McCullough is the chief medical adviser for the Truth for Health Foundation, a physician-founded charity that says it is "dedicated to following the Oath of Hippocrates to serve individual patients to the best of our ability and judgement and to uphold the highest standards of medical ethics."
* * *
Last year, America's doctors, nurses and paramedics were celebrated as frontline heroes battling a fearsome new pandemic. Today, under Joe Biden, tens of thousands of these same heroes are denounced as rebels, conspiracy theorists, extremists and potential terrorists. Along with massive numbers of police, firemen, Border Patrol agents, Navy SEALs, pilots, air-traffic controllers, and countless other truly essential Americans, they're all considered so dangerous as to merit termination, their professional and personal lives turned upside down due to their decision not to be injected with the experimental COVID vaccines. Biden’s tyrannical mandate threatens to cripple American society – from law enforcement to airlines to commercial supply chains to hospitals. It's already happening. But the good news is that huge numbers of "yesterday’s heroes" are now fighting back – bravely and boldly. The whole epic showdown is laid out as never before in the sensational October issue of WND's monthly Whistleblower magazine, titled "THE GREAT AMERICAN REBELLION: 'We will not comply!' COVID-19 power grab ignites bold new era of national defiance."
Graphite Outlook 2022: Demand from Battery Segment to Remain High
Click here to read the previous graphite outlook. Graphite is an essential raw material used in electric vehicle (EV) batteries, and as sales of EVs grow, market watchers believe demand for the metal will surge. Despite discussions about battery chemistry
Click here to read the previous graphite outlook.
Graphite is an essential raw material used in electric vehicle (EV) batteries, and as sales of EVs grow, market watchers believe demand for the metal will surge.
Despite discussions about battery chemistry changes, many experts think graphite will remain a dominant element in EV batteries for at least the next decade. Both synthetic graphite and natural graphite, in the form of the intermediate product spherical graphite, are used in the anodes of lithium-ion batteries.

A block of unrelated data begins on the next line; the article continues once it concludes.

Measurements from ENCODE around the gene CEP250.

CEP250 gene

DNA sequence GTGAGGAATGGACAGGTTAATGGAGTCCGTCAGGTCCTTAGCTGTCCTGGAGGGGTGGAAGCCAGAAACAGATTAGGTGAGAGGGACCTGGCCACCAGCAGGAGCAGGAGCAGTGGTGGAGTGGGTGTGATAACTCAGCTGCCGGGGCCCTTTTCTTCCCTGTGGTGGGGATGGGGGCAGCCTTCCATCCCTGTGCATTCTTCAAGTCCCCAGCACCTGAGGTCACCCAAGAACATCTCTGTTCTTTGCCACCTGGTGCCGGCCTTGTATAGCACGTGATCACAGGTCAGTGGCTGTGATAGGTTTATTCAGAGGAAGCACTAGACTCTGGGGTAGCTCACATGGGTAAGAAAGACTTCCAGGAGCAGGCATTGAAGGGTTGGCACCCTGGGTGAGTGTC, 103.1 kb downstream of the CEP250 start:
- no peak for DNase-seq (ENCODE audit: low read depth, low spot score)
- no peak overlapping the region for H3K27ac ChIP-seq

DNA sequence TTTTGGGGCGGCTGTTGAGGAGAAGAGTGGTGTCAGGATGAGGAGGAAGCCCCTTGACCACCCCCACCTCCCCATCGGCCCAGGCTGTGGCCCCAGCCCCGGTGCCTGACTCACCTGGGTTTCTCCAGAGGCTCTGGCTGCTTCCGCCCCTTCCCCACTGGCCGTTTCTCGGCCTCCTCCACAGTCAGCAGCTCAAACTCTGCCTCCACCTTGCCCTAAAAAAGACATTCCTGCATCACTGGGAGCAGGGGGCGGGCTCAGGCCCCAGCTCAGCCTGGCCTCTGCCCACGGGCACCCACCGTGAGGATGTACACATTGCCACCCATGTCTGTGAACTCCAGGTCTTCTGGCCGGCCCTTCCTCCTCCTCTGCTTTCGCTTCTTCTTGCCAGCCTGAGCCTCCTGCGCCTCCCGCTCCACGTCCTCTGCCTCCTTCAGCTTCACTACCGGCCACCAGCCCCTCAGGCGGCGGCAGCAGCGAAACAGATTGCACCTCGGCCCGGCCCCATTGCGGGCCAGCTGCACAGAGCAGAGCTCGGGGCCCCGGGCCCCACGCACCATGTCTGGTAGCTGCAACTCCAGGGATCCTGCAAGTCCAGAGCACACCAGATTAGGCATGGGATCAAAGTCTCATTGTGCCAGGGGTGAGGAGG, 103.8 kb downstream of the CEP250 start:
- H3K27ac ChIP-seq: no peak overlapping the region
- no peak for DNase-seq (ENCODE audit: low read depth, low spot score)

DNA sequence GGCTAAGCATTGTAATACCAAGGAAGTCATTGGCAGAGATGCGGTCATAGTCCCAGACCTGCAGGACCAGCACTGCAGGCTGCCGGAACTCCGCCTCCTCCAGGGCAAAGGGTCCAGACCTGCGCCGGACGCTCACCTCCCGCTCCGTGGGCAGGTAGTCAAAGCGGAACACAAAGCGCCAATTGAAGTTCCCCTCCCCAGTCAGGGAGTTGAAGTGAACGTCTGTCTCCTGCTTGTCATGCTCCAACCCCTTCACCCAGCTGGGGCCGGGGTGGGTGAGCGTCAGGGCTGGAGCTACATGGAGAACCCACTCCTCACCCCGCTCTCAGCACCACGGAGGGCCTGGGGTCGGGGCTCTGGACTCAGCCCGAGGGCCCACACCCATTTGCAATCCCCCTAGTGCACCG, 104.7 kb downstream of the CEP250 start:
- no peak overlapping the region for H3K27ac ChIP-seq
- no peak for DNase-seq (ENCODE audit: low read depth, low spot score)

Here the Investing News Network (INN) looks at the key trends in the graphite market in 2021 and what the graphite outlook is for 2022.
Graphite trends 2021: Shipping and power cost challenges
After a tumultuous 2020 in which supply chains were put to the test as economies shut down due to the coronavirus pandemic, graphite kicked off 2021 on a bright note.
In early 2021, prices for natural flake graphite were slightly higher than expected as a result of unexpectedly strict environmental investigations and closures in China, Suzanne Shaw of Wood Mackenzie told INN back in July.
“There was also considerable shipping disruption early on in the year with containers and vessels not where they should be as routes reopened post-COVID,” she said. “Limited availability was prioritized for higher-value cargos, with lower-value raw materials flows disrupted. This situation subsided through Q2.”
Pricing was relatively flat during the first six months of 2021, according to Benchmark Mineral Intelligence data.
“Prices for +100 mesh flake concentrate, across all purities, have moved upward by around 5 to 10 percent year-to-date, while pricing for all other grades has moved less than 5 percent so far this year due to continued structural oversupply in the graphite market,” Miller told INN at the end of H1. “Moreover, the global shipping situation at the moment is hindering upward price pressure.”
Prices took a turn in August, jumping on the back of the energy crisis, which hit producers and disrupted output. Battery grades were particularly hit by rising power costs as both the manufacture of synthetic graphite and the processing of spherical graphite from natural flake are known for their high levels of energy consumption.
In terms of supply, Chinese production was expected to ramp up to meet rising domestic battery demand, as there is still a lot of overcapacity in China.
“However, the overall trend is that China is showing less appetite on the raw material side and investing in higher-value downstream industries rather than exploration/mining across most mineral sectors,” Shaw said at the end of H1. “It will continue to increase its own imports of flake graphite.”
Meanwhile, on the synthetic graphite front, the market could be driven into a deficit as a result of increasing demand from the lithium-ion battery and downstream EV sectors worldwide, Roskill, which was acquired by Wood Mackenzie, reported back in August.